Foundation option good for recreation
Action taken by members of Steubenville City Council on May 12 should go a long way to helping fund improvements at parks and recreation facilities.
Resolutions passed during that meeting will allow Lori Fetherolf, the city’s parks and recreation director, and City Manager James Mavromatis to enter into fund agreements with the Community Foundation for the Ohio Valley. The move will allow the department to accept directed donations for specific facilities or projects and to pursue private grants for fundraising.
Residents who want to make a donation to a park or project they are especially interested in will now have the ability to do so, with the knowledge that their money will be spent exactly how they intended it to be.
In addition to receiving direct donations, the department will be able to do fundraising for specific projects. That option was not available before the connection with the foundation was established.
Fetherolf said her first order of business will be to seek grant opportunities to fund local projects. First up on the list will be attempts to get money to finish improvements at Beatty Park, work that has been spearheaded by the Friends of Beatty Park, a grassroots organization that is dedicated to repairing and restoring the park.
Needs at the Beatty, which sits along Lincoln Avenue in the city’s South End, are great. They include a hill slip, which could cost as much as $100,000 to repair, and repairs to a 134-year-old sandstone bridge, which could cost as much as $300,000.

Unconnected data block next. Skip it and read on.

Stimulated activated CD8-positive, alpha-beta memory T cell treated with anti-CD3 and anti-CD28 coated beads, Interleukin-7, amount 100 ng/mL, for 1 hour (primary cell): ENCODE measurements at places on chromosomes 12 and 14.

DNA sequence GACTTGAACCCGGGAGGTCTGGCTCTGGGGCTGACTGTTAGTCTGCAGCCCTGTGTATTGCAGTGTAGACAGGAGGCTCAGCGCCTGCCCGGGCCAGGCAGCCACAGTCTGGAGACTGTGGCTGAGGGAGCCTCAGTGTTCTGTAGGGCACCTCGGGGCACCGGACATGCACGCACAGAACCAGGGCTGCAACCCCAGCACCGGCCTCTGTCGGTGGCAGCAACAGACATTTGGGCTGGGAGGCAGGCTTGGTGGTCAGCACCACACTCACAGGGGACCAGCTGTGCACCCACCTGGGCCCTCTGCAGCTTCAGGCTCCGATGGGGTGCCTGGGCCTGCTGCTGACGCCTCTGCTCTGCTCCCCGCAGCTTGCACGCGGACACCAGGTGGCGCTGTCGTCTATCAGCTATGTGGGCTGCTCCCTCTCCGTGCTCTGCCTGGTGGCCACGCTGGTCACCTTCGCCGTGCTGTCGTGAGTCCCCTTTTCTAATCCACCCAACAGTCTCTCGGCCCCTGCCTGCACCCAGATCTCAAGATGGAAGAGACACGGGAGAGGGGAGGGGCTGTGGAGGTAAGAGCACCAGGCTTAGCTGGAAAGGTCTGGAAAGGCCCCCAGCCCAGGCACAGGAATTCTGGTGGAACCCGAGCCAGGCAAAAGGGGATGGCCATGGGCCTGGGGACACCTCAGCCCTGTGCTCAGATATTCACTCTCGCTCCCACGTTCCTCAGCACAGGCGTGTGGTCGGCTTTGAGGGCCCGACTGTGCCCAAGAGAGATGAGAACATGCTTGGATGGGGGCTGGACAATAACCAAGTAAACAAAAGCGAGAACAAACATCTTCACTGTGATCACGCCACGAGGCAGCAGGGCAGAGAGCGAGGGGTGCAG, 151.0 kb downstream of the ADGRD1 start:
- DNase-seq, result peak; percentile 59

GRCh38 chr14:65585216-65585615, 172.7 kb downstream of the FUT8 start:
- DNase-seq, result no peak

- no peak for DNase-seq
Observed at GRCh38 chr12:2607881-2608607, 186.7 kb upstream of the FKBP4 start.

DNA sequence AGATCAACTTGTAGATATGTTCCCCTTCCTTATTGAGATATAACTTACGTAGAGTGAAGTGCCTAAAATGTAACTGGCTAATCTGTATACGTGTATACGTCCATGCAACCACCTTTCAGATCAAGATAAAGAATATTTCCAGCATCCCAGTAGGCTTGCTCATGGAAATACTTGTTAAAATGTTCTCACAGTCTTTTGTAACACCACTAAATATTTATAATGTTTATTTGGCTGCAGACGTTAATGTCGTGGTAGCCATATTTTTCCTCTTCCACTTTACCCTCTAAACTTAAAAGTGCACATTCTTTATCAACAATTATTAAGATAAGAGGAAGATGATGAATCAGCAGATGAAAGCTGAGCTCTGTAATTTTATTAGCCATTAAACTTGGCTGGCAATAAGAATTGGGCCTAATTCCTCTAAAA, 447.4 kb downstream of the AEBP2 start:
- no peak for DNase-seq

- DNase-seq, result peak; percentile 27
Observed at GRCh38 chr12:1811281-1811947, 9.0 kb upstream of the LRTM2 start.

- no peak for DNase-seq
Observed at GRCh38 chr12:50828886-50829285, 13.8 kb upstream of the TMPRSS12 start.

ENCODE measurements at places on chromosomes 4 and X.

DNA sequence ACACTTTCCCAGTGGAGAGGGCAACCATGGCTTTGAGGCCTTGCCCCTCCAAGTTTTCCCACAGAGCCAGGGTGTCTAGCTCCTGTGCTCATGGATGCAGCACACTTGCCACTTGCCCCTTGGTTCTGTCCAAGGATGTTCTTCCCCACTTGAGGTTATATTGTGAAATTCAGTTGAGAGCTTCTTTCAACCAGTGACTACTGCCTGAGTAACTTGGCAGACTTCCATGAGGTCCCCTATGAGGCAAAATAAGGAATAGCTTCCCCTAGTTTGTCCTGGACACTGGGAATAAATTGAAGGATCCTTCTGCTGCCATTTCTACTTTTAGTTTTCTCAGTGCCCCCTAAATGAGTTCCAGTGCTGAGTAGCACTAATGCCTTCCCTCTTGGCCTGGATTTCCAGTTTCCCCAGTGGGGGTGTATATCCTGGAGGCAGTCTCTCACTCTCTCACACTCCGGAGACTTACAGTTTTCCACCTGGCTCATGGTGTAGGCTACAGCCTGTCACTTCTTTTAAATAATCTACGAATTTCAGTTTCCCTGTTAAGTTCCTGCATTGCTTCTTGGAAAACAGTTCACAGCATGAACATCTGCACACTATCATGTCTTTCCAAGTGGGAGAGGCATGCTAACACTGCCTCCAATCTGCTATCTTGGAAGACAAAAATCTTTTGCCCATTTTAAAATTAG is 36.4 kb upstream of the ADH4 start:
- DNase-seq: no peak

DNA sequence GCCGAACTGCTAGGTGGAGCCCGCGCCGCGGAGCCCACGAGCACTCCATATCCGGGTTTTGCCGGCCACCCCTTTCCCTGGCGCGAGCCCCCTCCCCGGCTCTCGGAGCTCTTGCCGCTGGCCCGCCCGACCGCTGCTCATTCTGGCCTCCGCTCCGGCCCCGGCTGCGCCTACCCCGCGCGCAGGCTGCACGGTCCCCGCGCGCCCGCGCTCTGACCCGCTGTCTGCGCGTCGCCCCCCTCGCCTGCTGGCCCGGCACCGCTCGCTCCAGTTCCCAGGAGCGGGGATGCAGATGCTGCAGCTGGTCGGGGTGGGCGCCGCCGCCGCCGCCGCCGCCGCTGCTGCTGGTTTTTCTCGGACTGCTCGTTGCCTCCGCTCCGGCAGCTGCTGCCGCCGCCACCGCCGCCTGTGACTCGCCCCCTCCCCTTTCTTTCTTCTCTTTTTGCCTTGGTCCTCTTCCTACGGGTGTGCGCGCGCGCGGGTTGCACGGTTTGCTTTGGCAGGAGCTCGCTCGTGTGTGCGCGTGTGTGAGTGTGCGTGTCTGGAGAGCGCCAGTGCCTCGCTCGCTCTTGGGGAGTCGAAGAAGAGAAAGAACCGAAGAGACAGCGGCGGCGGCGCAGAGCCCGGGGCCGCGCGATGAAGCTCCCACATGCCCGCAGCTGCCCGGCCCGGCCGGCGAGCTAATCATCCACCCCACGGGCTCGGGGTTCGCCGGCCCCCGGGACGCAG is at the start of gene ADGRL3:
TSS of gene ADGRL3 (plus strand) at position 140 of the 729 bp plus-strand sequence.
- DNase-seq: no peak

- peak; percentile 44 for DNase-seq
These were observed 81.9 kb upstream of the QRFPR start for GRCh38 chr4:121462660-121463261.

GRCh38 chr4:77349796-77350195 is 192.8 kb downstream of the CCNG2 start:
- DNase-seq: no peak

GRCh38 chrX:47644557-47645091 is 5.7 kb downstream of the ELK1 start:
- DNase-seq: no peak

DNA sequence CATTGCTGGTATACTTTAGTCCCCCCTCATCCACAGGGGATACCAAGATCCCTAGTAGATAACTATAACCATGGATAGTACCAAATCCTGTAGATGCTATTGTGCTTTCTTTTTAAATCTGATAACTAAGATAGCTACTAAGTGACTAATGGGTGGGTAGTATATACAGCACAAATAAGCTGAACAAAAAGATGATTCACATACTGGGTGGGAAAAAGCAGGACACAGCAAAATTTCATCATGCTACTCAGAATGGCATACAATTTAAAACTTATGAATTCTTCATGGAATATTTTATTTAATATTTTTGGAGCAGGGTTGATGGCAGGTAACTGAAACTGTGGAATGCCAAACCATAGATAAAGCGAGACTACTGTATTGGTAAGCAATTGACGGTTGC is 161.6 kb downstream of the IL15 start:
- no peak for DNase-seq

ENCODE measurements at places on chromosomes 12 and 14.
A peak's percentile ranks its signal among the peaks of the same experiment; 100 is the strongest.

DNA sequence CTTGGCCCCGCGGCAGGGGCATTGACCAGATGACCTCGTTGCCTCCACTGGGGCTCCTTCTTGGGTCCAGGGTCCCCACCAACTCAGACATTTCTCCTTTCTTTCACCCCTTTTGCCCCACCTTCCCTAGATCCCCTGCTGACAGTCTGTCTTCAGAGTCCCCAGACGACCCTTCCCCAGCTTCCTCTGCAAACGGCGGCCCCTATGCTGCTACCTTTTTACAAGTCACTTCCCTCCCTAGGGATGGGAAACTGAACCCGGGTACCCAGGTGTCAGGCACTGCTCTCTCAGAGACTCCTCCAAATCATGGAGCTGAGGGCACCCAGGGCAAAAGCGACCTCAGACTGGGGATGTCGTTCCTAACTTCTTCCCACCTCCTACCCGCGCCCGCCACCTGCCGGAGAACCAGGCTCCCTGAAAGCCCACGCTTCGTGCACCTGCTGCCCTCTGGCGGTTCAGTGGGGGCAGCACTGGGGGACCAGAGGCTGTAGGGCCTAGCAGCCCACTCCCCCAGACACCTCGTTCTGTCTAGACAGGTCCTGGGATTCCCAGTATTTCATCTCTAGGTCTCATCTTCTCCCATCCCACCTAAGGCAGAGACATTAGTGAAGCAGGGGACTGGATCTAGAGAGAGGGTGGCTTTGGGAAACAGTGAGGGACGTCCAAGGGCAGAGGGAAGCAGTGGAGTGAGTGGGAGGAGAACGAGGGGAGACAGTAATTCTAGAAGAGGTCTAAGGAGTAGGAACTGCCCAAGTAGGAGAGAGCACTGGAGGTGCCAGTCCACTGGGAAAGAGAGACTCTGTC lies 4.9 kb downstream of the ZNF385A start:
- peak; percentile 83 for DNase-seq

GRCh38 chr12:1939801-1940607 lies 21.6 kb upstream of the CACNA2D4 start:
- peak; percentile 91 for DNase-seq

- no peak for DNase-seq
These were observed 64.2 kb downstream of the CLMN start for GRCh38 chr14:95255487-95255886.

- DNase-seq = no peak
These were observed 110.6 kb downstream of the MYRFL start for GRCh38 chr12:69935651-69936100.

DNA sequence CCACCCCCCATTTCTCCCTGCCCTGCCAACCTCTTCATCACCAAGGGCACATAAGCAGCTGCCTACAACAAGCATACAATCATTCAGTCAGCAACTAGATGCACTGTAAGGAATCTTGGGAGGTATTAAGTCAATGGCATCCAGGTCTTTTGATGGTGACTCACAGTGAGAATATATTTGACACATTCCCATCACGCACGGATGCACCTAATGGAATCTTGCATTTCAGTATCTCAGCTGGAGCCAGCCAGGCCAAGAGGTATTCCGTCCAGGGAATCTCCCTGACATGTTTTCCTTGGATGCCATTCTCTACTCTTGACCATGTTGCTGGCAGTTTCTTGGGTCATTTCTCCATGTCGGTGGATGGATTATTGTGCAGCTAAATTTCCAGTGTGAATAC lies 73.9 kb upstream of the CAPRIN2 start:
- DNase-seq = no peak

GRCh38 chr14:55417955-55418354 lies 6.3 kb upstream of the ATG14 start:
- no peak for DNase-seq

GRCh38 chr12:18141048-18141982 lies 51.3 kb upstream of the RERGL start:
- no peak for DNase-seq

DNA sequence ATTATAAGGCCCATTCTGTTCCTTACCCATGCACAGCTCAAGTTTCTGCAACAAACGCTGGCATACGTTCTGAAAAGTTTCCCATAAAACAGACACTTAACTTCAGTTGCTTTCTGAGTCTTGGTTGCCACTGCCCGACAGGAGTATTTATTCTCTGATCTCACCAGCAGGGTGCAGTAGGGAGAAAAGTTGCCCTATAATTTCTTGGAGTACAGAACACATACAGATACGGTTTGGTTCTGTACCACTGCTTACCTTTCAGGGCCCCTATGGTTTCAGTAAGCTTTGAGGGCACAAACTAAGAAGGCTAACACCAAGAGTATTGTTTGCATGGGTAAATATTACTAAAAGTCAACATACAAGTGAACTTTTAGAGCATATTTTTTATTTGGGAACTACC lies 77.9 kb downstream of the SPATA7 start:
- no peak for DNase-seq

It’s critical work — without having the access provided by the historic bridge, which was deemed unsafe and shut down in July, the city will be unable to make repairs to a shelter which was damaged by fire about 14 months ago.
That work is in addition to planned trail repairs and the installation of signage, but is needed to allow for the reinvention, as members of the friends group have described it, of the park, which has been a site for recreation and relaxation since 1874.
Being able to help organizations set up fundraising mechanisms is an important facet of the work of the Wheeling-based foundation, which has served our region since 1972.
Fetherolf said she has been looking at a way to establish a parks and recreation foundation since she was first hired three years ago.
With recreation being among the first departments to be affected in any city when money becomes tight, the system offers additional funding opportunities. Fetherolf deserves thanks for pushing for the process, and members of City Council should be commended for making it happen.